First Four back in Dayton with a ‘home’ team, Big Ten squads
DAYTON, Ohio (AP) — The First Four is back in Dayton for the first time in three seasons, and the selection committee made sure there will be extra excitement in the building by dropping a local team into the play-in mix.
One of the things the NCAA likes about the University of Dayton Arena is that, no matter who is playing, fans will fill it up for all four games and help put on a good show for a national TV audience hungry for March Madness.
This time, the First Four will have an unofficial home team in Wright State, whose own basketball arena is just 15 minutes across town.
The Horizon League tournament champion Raiders (21-13), making their fourth NCAA Tournament appearance, play Bryant (22-9) in the early game Wednesday, before Rutgers takes on Notre Dame.
The Tuesday slate will feature Indiana, which returns to the tournament for the first time since 2016 and in the first season with a new coach, Mike Woodson. The Hoosiers (20-13) face a Wyoming team from the Mountain West that finished 25-8 and, like Indiana, earned an at-large bid.
The Hoosiers’ five-year absence — not including 2020 when the coronavirus pandemic wiped out the tournament — was the longest since they were out of it from 1968-72.
“Honestly, Coach Woodson to me has just brought a light,” Hoosiers forward Trayce Jackson-Davis said. “I feel like Indiana basketball has been in the darkness for so long now.”
Indiana wasn’t stellar during the season but got on a roll, beating Michigan and upsetting top-seeded Illinois in the Big Ten tournament before losing to eventual champion Iowa by three in the semifinal round.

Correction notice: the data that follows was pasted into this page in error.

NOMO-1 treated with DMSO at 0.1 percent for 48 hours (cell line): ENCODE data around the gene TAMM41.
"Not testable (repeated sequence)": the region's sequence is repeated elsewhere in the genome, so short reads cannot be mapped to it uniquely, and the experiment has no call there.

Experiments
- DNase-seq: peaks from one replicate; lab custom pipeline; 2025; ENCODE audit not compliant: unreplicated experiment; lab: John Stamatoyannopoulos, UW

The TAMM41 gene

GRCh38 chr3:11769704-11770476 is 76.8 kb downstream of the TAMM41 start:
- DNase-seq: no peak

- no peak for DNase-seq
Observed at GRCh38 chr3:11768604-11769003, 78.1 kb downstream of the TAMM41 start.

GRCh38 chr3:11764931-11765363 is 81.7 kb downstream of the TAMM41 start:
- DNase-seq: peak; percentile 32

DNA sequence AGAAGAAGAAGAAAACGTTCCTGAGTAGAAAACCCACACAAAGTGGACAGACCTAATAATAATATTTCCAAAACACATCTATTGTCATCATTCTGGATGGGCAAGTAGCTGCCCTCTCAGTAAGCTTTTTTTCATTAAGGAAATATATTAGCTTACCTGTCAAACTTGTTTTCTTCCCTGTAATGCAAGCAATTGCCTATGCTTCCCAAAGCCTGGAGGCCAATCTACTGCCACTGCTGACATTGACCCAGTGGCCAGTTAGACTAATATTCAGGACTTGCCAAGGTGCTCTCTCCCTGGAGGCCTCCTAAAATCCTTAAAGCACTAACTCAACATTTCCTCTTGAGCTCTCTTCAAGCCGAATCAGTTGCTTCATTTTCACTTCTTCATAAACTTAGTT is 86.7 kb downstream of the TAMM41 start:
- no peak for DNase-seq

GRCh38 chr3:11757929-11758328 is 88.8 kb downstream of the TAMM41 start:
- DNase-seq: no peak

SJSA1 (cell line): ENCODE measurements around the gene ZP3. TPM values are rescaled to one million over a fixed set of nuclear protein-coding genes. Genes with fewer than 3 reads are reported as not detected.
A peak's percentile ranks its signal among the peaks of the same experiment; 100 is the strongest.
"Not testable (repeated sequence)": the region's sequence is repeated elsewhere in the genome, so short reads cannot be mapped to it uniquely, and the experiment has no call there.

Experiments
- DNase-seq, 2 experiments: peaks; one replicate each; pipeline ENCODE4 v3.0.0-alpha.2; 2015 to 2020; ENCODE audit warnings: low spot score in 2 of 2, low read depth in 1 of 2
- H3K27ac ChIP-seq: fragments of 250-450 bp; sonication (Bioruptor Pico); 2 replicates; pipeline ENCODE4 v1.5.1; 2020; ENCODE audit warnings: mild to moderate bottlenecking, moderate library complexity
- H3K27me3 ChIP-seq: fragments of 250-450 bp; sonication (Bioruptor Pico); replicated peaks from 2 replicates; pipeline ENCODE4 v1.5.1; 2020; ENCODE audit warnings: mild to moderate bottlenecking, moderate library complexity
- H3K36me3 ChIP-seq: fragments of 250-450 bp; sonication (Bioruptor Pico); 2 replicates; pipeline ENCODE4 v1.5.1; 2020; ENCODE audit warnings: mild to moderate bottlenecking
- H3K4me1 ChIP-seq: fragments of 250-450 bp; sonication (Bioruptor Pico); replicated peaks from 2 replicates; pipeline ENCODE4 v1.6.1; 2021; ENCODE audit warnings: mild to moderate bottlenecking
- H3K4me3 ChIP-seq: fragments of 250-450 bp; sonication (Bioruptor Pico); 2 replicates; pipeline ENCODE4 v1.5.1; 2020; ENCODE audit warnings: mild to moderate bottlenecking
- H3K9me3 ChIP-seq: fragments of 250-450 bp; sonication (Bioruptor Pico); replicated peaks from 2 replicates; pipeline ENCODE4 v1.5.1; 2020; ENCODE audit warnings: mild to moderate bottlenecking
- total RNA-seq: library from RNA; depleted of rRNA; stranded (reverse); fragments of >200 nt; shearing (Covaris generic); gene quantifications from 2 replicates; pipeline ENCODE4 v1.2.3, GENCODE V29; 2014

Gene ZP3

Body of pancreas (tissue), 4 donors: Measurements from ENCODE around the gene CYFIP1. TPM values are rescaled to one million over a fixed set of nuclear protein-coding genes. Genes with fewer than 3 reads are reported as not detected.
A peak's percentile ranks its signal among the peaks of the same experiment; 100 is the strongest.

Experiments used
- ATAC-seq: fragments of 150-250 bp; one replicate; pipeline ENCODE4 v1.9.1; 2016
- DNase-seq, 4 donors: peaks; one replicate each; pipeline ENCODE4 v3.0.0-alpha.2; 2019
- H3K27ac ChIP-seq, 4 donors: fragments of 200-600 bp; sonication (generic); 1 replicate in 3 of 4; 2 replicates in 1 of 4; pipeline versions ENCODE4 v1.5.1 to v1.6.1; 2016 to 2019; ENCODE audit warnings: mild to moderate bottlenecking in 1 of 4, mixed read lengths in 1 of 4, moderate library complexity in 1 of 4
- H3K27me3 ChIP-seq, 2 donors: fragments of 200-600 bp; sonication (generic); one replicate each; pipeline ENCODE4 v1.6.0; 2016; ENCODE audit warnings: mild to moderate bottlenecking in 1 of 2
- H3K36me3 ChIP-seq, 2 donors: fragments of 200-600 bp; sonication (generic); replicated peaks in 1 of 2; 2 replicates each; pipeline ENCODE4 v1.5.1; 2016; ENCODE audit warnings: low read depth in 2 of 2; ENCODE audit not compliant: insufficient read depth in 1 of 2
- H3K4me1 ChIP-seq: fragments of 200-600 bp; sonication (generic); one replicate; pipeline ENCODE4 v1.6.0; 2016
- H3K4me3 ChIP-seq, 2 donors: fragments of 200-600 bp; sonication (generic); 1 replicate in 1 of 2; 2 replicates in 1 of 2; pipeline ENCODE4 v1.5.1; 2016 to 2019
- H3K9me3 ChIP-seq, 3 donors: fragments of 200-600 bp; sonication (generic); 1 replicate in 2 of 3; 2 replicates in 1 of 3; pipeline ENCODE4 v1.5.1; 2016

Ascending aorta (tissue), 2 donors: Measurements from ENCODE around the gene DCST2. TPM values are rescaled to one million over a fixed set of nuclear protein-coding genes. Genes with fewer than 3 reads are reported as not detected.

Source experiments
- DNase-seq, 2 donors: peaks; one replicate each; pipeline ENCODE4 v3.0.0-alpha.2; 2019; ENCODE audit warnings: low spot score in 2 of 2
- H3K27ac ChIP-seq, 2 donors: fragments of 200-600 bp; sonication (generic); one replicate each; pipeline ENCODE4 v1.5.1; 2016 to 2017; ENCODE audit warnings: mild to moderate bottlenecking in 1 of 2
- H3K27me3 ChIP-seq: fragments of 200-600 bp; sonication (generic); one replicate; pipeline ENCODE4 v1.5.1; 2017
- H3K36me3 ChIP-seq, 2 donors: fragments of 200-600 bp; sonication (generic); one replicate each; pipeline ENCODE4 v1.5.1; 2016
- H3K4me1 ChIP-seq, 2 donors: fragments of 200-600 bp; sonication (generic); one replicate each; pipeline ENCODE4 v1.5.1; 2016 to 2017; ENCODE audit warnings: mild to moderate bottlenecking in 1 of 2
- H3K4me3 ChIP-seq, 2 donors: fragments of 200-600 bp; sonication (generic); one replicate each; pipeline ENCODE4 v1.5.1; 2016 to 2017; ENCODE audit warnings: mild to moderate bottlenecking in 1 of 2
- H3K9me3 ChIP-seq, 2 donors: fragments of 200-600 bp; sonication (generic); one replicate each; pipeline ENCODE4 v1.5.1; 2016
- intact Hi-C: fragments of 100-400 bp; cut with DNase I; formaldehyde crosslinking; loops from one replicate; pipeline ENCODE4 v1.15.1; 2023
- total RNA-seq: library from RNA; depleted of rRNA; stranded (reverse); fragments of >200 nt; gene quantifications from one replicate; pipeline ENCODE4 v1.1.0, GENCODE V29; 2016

The Cowboys are back for the first time since 2015, when they won their conference tournament. This year, Wyoming lost to top-seeded Boise State in a tournament semifinal.
“We knew we were going to be right there on that bubble,” Wyoming coach Jeff Linder said. “Thankfully, the committee saw our body of work throughout the course of the season.”
The matchup to watch will be Jackson-Davis against the Cowboys’ Graham Ike. Both are 6-foot-9 sophomore forwards and lead their teams in scoring and rebounds. Jackson-Davis is averaging 18.1 points and 8.2 rebounds per game. Ike is at 19.6 points per game and 9.6 rebounds per game.
The winner will be the No. 12 seed in the East regional and face fifth-seeded St. Mary’s on Thursday.
TEXAS SOUTHERN (16) VS. TEXAS A&M-CORPUS CHRISTI (16)
Texas Southern (18-12) got an automatic bid by winning the Southwest Athletic Conference tournament. The Tigers previously won First Four games in 2018 and 2021 and lost one in 2014.
Texas Southern is an experienced team but lacks a big-time scorer. It is paced by John Walker III (9.9 points per game, 4.3 rebounds per game), and Joirdon Karl Nicholas (9.2 ppg, 6 rpg).
“I think the experience helps us a lot because it’s 68 teams, and I feel like a lot of people don’t understand how hard it is to win a game, especially in March Madness,” senior forward Brison Gresham said. “I think all the experience we have right now, it’s a favor in our hands.”
Texas A&M-Corpus Christi (23-11) got in by winning the Southland Conference tournament. The Islanders are making their first NCAA Tournament appearance since 2007. Steve Lutz, a former Purdue assistant, got his team here in his first season as a college head coach.
The Islanders are led by Isaac Mushila, a 6-foot-5 junior forward averaging 13.5 points and 9.5 rebounds per game.
Texas A&M-Corpus Christi is the lowest-ranked team in the tournament based on KenPom ratings. The Islanders are 243 out of 358 teams. Texas Southern is slightly better, coming in at 188.
The winner will have the formidable task of taking on top-seeded Kansas in the Midwest regional on Thursday.
DAYTON IN THE SPOTLIGHT
Recently renovated UD Arena always rolls out the red carpet for the First Four because it’s a high-profile event for the city and brings around $4.5 million in direct spending to the local economy.
This year, the arena, which seats about 13,400, is also hosting boys and girls high school championship tournaments. So counting the First Four, that’s 28 games in 11 days with about 100,000 people attending.
UD Arena secured the play-in game when the field was expanded to 65 teams in 2001 by virtue of already being an opening-round site that year. That started a tradition. The single game stayed for 10 years, and in 2011 the play-in field was expanded to four games.
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